Dear Councillor, 

I would like to invite you to a ‘Public Meeting’, as our Special Guest, that we are organising in support of and to invigorate our campaign for the delivery of ‘Bengali’, our Mother Tongue, as a Modern/Foreign Language in mainstream primary schools in England, in compliance with the Government’s Modern/Foreign Language Policy for primary schools.

This meeting will commence on Saturday, 11th of June 2011, at 3.00pm, at the Waterlilly Conference Hall, 89 Mile End Road, London E1 4US (entrance on the Mile End Road, next to Blockbuster).

You will appreciate that this is a common and rightful cause, thus we have to work together with absolute determination and unity of purpose, in order to establish ‘Bengali’ as a Modern/Foreign Language at key stage 2 (from year 3) in the curriculum of primary schools in the demographical areas of England, where there is a concentration of Bengali speaking communities. We have to conduct this campaign unceasingly until we achieve a successful outcome so that we can ensure that our children have the opportunity to learn their first language in primary schools, at key stage 2, and reap the immense benefits, that it will bring to them in terms of acquiring linguistic and multi-skills, improving educational attainment, developing the knowledge of our culture and roots and enhancing career and economical opportunities and to strengthening community cohesion.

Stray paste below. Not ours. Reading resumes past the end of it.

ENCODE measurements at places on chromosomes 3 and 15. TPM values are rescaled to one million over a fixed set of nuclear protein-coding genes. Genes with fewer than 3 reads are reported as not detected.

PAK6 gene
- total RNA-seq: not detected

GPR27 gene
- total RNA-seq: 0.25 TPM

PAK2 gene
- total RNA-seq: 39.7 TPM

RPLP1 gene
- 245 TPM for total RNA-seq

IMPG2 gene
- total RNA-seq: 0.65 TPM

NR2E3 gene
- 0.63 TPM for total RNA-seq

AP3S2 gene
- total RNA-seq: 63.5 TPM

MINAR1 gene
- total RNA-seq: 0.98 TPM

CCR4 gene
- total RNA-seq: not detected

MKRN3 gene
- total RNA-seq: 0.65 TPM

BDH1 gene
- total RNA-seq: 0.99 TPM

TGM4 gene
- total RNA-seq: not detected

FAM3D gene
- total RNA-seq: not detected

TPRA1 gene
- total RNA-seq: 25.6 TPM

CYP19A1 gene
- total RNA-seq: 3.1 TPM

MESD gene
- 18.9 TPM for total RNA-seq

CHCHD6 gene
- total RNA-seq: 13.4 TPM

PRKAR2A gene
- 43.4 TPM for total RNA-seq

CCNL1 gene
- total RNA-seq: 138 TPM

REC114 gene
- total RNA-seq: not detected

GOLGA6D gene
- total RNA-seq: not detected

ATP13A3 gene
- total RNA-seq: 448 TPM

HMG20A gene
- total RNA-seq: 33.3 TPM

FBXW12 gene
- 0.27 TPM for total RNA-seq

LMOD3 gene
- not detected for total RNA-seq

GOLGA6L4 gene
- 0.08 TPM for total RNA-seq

As a Councillor of the London Borough of Tower Hamlets, your participation in this meeting will add immeasurable weight to this campaign and your support is vital for the achievement of our right.

A positive response from your good offices would be highly appreciated.

Yours sincerely,

Muhammad Ghulam Mortuza

(Convenor, Campaign for Bangla in Mainstream Primary Schools in England)

Dr. M A Hannan

DirectorTower Hamlets Parents Centre

Unit 1 Links Yard

29 Spelman Street


E1 5LXTel

020 7650 8936

The Department for Education told me the following today: the teaching of a modern foreign language is not compulsory at primary school. At secondary level, between the ages of 11 and 14, it is. It used to be the case that a major European language had to be taught. That is no longer the case: today, the only requirement is that a “world language” must be taught. World languages are not defined, but the DfE spokesman confirmed that Bengali would fall into that category. He said it would be a matter for the school governors to assess their resources and decide what to offer.

The DfE spokesman said the decision of secondary schools in a particular area should be important in determining what is offered at primary level. He reiterated that it would again be a matter of resource: if the governors of a primary school wanted to offer Bengali, that would be up to them, but that might have an impact on their ability to teach other languages, such as Chinese or French.

In fact, here’s their response:

There’s isn’t a specific list of languages that can be taught at primary schools. It’s down to individual schools as to what they chose – however it is obviously dependent on the school having the relevant teachers, and good schools will usually discuss options with parents, and also with neighbouring secondary schools so that they offer the same languages.